The 29th Massachusetts Volunteer Infantry Regiment lost 4 officers and 53 enlisted men killed and mortally wounded and 4 officers and 95 enlisted men to disease durng the Civil War.

1861
December 13-17 Organized at Newport News, Va. under Colonel Ebenezer Pierce, from the 1st Battalion Massachusetts Infantry (7 Cos.) and 3 new Companies (F, G and H) which joined regiment at Newport News, Virginia. Attached to Dept. of Virginia.
1862
January 17 Duty at Newport News, Virginia
March 8 Sinking of the “Cumberland” and “Congress” by the Merrimac
March 9 Battle between “Monitor” and “Merrimac”
May 10 Occupation of Norfolk and Portsmouth. Attached to 1st Brigade, 1st Division, Dept. of Virginia
June Attached to 2nd Brigade, 1st Division, 2nd Army Corps, Army of the Potomac, the only non-Irish regiment in the Irish Brigade.
June 6-7 Moved to Suffolk, thence to Portsmouth and White House Landing
June 8 March to Fair Oaks
June 15 Near Seven Pines
June 24 Fair Oaks
June 25-July 1 Seven days before Richmond
June 27 Gaines’ Mill
June 29 Peach Orchard and Savage Station
June 30 White Oak Swamp and Glendale
July 1 Malvern Hill
July 2 At Harrison’s Landing
August 16-30 Movement to Fortress Monroe, thence to Alexandria and Centreville
August 31-
September l
Cover retreat of Pope’s army from Bull Run
September 16-17
Battle of Antietam

Comanded by Lieutenant Colonel Joseph Barnes, the regiment attacked the Sunken Road but suffered less than the other regiments of the brigade, being somewhat protected by a fold of the ground. Private Samuel Wright was awarded the Medal of Honor when, according to the citation, he “voluntarily advanced under a destructive fire and removed a fence which would have impeded a contemplated charge,” being wounded in the process but remaining with the regiment until the end of the battle.

From the monument to the Irish Brigade at Antietam:

On 17, September 1862, the Brigade crossed Antietam Creek (9:30 a.m.) at Pry’s Ford. As it formed at the edge of a cornfield Father William Corby, Chaplain rode along the line, giving absolution to the soldiers. The 69th New York occupied the right then the 29th Massachusetts, the 63rd and 88th New York crossing the cornfield, the command encountered a rail fence which was torn down under severe fire an opposing Confederate column advanced within 300 paces of the brigade . After several volleys, the Irish Brigade charged with fixed bayonets. At 30 paces it poured buck and ball into General George B. Anderson’s Brigade (2nd, 4th, 14th and 30th North Carolina Infantry Regiments) which fell back to “Bloody Lane”. After fierce combat its ammunition exhausted the Irish Brigade was relieved.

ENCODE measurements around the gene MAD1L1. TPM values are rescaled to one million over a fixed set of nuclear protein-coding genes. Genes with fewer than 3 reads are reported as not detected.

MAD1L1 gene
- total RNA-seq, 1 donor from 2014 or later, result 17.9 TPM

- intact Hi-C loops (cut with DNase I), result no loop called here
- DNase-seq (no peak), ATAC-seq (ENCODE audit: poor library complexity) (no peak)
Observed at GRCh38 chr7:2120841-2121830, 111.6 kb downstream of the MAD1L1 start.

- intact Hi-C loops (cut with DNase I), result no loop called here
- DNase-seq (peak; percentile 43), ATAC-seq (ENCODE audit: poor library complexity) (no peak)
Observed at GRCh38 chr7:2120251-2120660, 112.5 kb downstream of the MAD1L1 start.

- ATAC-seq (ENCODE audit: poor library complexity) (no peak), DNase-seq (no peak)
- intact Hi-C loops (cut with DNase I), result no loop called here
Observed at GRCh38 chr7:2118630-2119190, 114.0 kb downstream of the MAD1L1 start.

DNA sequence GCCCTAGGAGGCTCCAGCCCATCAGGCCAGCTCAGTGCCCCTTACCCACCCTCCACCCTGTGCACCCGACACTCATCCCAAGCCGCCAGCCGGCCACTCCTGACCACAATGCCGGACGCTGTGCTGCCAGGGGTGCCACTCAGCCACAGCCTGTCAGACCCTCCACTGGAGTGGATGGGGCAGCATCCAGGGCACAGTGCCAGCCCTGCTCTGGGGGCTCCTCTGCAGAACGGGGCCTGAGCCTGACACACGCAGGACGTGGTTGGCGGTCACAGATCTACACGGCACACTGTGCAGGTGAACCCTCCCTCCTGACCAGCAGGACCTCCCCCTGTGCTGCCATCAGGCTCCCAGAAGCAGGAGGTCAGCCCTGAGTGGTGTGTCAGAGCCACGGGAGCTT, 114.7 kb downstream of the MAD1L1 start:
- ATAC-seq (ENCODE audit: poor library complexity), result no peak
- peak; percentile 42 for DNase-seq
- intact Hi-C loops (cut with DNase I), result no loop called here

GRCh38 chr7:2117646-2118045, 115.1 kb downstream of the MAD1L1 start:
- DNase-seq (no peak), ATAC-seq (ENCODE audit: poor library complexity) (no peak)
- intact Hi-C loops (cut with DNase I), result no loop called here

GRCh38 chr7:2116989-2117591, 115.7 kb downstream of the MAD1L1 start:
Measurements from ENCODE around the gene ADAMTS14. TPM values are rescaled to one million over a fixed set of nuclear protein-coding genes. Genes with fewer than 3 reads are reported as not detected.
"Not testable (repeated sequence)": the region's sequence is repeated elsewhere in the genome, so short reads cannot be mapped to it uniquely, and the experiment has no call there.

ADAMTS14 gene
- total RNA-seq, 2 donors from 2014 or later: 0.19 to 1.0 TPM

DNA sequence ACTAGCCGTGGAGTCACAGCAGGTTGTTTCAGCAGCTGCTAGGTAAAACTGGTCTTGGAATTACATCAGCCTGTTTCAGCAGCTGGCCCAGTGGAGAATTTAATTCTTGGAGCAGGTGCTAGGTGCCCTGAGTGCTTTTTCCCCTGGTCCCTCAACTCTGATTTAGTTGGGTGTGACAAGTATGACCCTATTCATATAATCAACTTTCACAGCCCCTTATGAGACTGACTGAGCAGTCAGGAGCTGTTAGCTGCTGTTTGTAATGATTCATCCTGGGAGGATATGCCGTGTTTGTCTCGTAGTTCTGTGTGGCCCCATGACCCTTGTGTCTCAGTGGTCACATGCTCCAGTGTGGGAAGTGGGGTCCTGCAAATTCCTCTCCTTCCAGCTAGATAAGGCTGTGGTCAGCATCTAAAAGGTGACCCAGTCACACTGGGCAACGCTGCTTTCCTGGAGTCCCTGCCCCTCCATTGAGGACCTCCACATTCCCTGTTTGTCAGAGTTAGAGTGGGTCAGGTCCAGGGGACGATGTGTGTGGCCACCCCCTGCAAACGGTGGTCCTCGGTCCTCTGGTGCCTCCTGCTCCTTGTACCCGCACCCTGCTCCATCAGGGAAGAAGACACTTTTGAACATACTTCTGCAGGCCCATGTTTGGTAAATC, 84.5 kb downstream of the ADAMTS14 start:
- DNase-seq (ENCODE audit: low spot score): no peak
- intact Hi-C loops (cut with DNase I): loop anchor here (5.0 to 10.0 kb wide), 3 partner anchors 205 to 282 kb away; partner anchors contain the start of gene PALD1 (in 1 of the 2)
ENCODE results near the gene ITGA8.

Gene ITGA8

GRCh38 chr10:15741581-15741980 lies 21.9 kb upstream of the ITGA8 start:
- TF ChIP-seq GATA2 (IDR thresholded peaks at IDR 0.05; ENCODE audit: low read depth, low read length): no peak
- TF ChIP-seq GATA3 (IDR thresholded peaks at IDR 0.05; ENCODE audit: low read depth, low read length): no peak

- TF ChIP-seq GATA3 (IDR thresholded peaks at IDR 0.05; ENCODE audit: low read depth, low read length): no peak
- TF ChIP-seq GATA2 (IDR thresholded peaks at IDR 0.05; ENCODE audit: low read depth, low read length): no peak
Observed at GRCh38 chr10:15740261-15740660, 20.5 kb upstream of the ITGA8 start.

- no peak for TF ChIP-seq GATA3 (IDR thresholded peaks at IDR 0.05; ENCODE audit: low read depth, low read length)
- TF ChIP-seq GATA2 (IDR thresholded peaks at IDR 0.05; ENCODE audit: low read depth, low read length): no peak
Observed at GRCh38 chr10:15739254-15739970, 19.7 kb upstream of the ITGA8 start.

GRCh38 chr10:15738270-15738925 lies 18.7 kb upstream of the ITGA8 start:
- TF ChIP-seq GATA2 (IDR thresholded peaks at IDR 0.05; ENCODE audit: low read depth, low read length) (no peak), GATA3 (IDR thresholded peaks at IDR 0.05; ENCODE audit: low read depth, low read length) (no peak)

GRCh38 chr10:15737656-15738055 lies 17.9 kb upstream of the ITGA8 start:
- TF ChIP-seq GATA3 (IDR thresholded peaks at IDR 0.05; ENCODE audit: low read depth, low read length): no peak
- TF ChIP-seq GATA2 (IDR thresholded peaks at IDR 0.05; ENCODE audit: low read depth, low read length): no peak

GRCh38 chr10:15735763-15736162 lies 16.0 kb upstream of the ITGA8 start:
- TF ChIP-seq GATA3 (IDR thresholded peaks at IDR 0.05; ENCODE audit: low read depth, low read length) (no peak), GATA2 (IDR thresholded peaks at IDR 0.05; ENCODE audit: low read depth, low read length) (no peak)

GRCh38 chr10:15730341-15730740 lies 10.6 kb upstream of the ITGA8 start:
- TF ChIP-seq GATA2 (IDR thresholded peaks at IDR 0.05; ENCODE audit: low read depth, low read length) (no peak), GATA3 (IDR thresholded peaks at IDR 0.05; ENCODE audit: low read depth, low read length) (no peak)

From the brigade marker at Antietam:

Meagher’s Brigade led the advance of Richardson’s Division and, in the field just north of this, became engaged with the Confederate Brigade of Geo. T. Anderson, which was forced to retire to the Bloody Lane.

At this point, Meagher’s advance was checked and a severe contest ensued, but 30 yards separating the opposing lines.

Its ammunition having been exhausted, the Brigade was relieved by Caldwell’s but, later in the day, advanced to a position on the high ground, south of this point, in suport of Caldwell and Brooke.

September 18 –
October 29
At Harper’s Ferry, W. Va.
October 29 –
November 19
Advance up Loudoun Valley and movement to Falmouth
December Assigned to the 2nd Brigade, 1st Division, 9th Army Corps, Army of the Potomac. The 29th was swapped for the 28th Massachusetts Infantry, an Irish regiment.
December 12-15
Battle of Fredericksburg
1863
January 20-24 “Mud March”
February 12-14 Moved to Newport News
March 21-26 Moved to Kentucky and duty at Paris, Ky.
April 2nd Brigade. 1st Division, 9th Army Corps, Dept. of the Ohio
April 27-29 Moved to Nicholasville, Lancaster and Stanford
May 6-8 March to Somerset
June 4-10 Movement through Kentucky to Cairo, Ill.
June 14-17 To Vicksburg, Miss. and attached to 3rd Brigade, 2nd Division, 9th Army Corps, Army of the Tennessee
June 17-July 4 Siege of Vicksburg
July 4-10 Advance on Jackson, Miss.
July 10-17 Siege of Jackson, then at Milldale
August 12-23 Moved to Covington, Ky. and attached to 2nd Brigade. 1st Division, 9th Army Corps, Dept. of the Ohio
August to October Burnside’s Campaign in East Tennessee
October 10 Action at Blue Springs, then at Lenois
November-
December
Knoxville Campaign
November 16 Campbell’s Station
November 17-
December 4
Siege of Knoxville
December 7-28 Pursuit of Longstreet and operations in East Tennessee
1864
March 21-31 Veterans march to Nicholasville. Ky.
March 31-April 9 Moved to Covington, Ky.; Cincinnati, Ohio, and to Boston, Mass.
April 9 – May 15 On furlough
May 16-20 Moved to Washington, D.C.; thence to Belle Plain, Va.
May 28 Joined Army of the Potomac and attached to 2nd Brigade, 1st Division, 9th Army Corps, Army of the Potomac. Non-Veterans attached to 36th Massachusetts Infantry
May 28-31 Totopotomoy
June 1-3 Bethesda Church
June 1-12 Cold Harbor
June 15-19 First Assault on Petersburg
June 16 Siege of Petersburg begins
July 1st Brigade, 1st Division, 9th Army Corps
July 30 Mine Explosion, Petersburg
August 18-21 Weldon Railroad
September 3rd Brigade, 1st Division, 9th Army Corps
September 29 –
October 2
Poplar Springs Church, Peeble’s Farm
October 8 Reconnaissance on Vaughan and Squirrel Level Roads
October 27-28 Boydton Plank Road, Hatcher’s Run
1865
March 25 Fort Stedman
April 2 Assault on and fall of Petersburg
April 3 Occupation of Petersburg
April 21-28 Moved to Washington, D.C.
May 23 Grand Review
May – July Provost duty at Washington and Alexandria
July 29 Mustered out